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Ahead of print publication
Kinking of the aorta in the third-trimester ultrasound scan

1 Department of Obstetrics and Gynecology, Entre O Douro E Vouga Hospital Center, Santa Maria da Feira, Portugal
2 Department of Obstetrics and Gynecology, Entre O Douro E Vouga Hospital Center, Santa Maria da Feira; Health Science Faculty, Beira Interior University, Covilhã, Portugal
3 Department of Pediatric Cardiology, Entre O Douro E Vouga Hospital Center, Santa Maria da Feira, Portugal

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Date of Submission31-Dec-2021
Date of Decision09-Mar-2022
Date of Acceptance27-May-2022
Date of Web Publication18-Aug-2022

How to cite this URL:
Martins MM, Saraiva S, Cunha S, Rasteiro C, Da Silva AM, Costa C. Kinking of the aorta in the third-trimester ultrasound scan. J Med Ultrasound [Epub ahead of print] [cited 2023 Mar 22]. Available from: http://www.jmuonline.org/preprintarticle.asp?id=354086

  Section 2 – Answer Top


A 40-year-old healthy woman, gravida 2, para 1 (with a vaginal delivery 7 years ago), was referred to our Obstetrics Department for ultrasound surveillance due to advanced maternal age. The first pregnancy was uneventful. Family history was unremarkable.

The first ultrasound scan was normal, but since it was performed after the ideal timing (at 16 weeks), aneuploidy screening was carried out with cell-free fetal DNA scanning, which presented low risk.

The second-trimester ultrasound scan at 20 weeks and 1 day of gestation showed a live fetus with no apparent fetal abnormalities; nevertheless, because cardiac examination was difficult, fetal echocardiography was performed at 21 weeks, which showed to be normal.

The patient was diagnosed with gestational diabetes at 26 weeks, and glycemic control was achieved with diet.

At 28 weeks, a third-trimester ultrasound scan was carried out, showing a live fetus in a cephalic presentation with an estimated fetal weight of 1392 g (90th percentile) and normal anatomy for the gestational age.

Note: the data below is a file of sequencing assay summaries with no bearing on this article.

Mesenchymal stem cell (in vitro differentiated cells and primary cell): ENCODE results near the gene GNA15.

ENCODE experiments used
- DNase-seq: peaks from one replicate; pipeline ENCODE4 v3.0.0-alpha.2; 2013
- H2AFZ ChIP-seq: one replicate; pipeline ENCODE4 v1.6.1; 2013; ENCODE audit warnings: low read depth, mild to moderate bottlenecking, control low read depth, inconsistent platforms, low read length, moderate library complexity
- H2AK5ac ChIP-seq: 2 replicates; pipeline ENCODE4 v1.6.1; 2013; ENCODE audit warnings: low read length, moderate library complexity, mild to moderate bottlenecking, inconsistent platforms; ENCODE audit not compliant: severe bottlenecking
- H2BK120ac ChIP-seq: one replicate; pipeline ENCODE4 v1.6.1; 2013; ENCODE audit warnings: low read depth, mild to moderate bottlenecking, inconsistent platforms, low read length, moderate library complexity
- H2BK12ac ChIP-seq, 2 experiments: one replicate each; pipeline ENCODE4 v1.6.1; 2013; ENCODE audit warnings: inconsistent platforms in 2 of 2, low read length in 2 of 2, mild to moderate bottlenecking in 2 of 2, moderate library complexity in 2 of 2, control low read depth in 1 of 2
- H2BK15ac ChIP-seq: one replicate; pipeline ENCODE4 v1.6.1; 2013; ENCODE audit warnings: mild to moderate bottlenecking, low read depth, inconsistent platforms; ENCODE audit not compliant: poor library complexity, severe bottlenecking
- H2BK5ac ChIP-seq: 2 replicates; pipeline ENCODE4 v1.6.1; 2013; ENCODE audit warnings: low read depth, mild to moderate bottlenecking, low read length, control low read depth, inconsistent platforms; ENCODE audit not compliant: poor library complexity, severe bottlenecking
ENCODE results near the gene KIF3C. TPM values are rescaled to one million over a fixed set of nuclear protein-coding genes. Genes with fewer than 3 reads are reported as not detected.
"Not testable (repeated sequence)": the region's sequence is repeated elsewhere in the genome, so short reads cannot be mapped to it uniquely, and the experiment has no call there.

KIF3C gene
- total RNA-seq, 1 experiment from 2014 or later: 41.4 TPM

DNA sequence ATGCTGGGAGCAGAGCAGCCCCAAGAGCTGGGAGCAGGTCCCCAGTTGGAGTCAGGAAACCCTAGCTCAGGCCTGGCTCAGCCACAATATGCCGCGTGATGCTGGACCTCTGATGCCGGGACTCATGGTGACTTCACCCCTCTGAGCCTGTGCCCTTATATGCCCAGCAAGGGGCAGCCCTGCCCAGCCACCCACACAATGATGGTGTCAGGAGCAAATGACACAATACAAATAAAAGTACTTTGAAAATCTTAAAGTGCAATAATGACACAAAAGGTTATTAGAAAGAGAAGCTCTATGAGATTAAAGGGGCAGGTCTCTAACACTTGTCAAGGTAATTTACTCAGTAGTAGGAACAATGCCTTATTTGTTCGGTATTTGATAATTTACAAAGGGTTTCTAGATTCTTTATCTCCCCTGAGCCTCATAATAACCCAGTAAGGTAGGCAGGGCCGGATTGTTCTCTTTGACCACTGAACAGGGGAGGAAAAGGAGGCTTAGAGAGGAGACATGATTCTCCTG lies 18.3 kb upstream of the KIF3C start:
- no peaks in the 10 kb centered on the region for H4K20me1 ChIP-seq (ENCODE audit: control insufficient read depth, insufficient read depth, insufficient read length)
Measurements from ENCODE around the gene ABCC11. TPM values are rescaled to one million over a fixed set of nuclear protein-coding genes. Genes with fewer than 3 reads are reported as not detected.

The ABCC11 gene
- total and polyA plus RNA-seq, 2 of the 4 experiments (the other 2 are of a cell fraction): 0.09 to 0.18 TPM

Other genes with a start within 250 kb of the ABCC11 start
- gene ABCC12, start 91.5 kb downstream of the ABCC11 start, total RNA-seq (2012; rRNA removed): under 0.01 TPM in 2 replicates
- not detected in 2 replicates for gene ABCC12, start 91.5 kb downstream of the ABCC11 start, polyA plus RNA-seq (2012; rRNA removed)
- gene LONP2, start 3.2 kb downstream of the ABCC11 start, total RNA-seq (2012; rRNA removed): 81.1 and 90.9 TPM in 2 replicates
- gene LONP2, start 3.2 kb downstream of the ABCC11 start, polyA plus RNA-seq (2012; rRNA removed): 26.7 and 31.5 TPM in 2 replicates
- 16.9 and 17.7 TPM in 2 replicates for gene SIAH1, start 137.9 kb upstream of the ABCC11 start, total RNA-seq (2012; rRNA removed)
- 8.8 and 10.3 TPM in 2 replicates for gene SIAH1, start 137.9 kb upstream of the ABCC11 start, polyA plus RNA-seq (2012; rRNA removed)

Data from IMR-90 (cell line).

The third-trimester ultrasound scan was repeated at 34 weeks and 4 days of gestation, showing a live fetus in a cephalic presentation with an estimated fetal weight of 2480 g (50th percentile). Throughout the examination, an irregularity of the cardiac rhythm (suggestive of cardiac extrasystoles) was detected, and upon a cardiac examination, an abnormal course of the aorta was identified: a prominent kinking without frank aneurysm formation in the proximal descending aorta with no significant stenosis [Figure 1].
Figure 1: (a-c) A two-dimensional echocardiography sagittal view of the aortic arch at 34 weeks of gestation, showing an abnormal course of the aorta (white line) with a prominent and focal kinking (arrow) without frank aneurysm formation in the proximal descending aorta; (d) A sagittal view of the aortic arch with color Doppler revealing a slight aliasing effect in the kinking/bulking area

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The fetal echocardiography at 35 weeks showed situs solitus and levocardia with normal cardiac axis and normal atrioventricular concordance. The four-chamber view revealed a left ventricle/right ventricle proportion of 1.46 [Figure 2]a. The ventricular outflow tract views, three-vessel view, and three-vessel and trachea views were normal. The sagittal arch view revealed an elongation of the distal aortic arch, a focal kinking at the proximal descending aorta, and an absence of significant stenosis or enlarged collateral arteries [Figure 2]b. In addition, frequent supraventricular extrasystoles were visualized. Maternal assessment was unremarkable (no cardiac or medication history and normal laboratory tests, including normal thyroid-stimulating hormone).
Figure 2: (a) A two dimensional echocardiography four chamber view at 35 weeks, showing a left ventricle/right ventricle proportion of 1.46 (13.68/9.36) – normal value <1.5[1]; (b) A sagittal arch view with color Doppler, revealing a focal kinking without frank aneurysm formation in the proximal descending aorta with no significant stenosis or enlarged collateral arteries and a slight aliasing effect across the lesion, and with no major hemodynamic abnormalities

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A healthy female newborn was delivered at 40 weeks. At 1 day of life, a transthoracic echocardiogram was performed, confirming the focal kinking described with no stenosis or collateral arteries [Figure 3].
Figure 3: Comparison between prenatal and postnatal findings: A two-dimensional echocardiography sagittal arch view at 35 weeks of gestation (a) and at day 1 of life (b) showing the abnormal course of the aorta with a prominent and focal kinking in the proximal descending aorta, without aortic stenosis. ARCO AO: Aortic arch, AOD: Descending aorta, AP: Pulmonary artery

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  Interpretation Top

The findings from the fetal echocardiography were consistent with apparent aortic pseudocoarctation, which was confirmed at day 1 of life by the transthoracic echocardiogram. The follow-up after 1 and 2 months was unremarkable.

  Discussion Top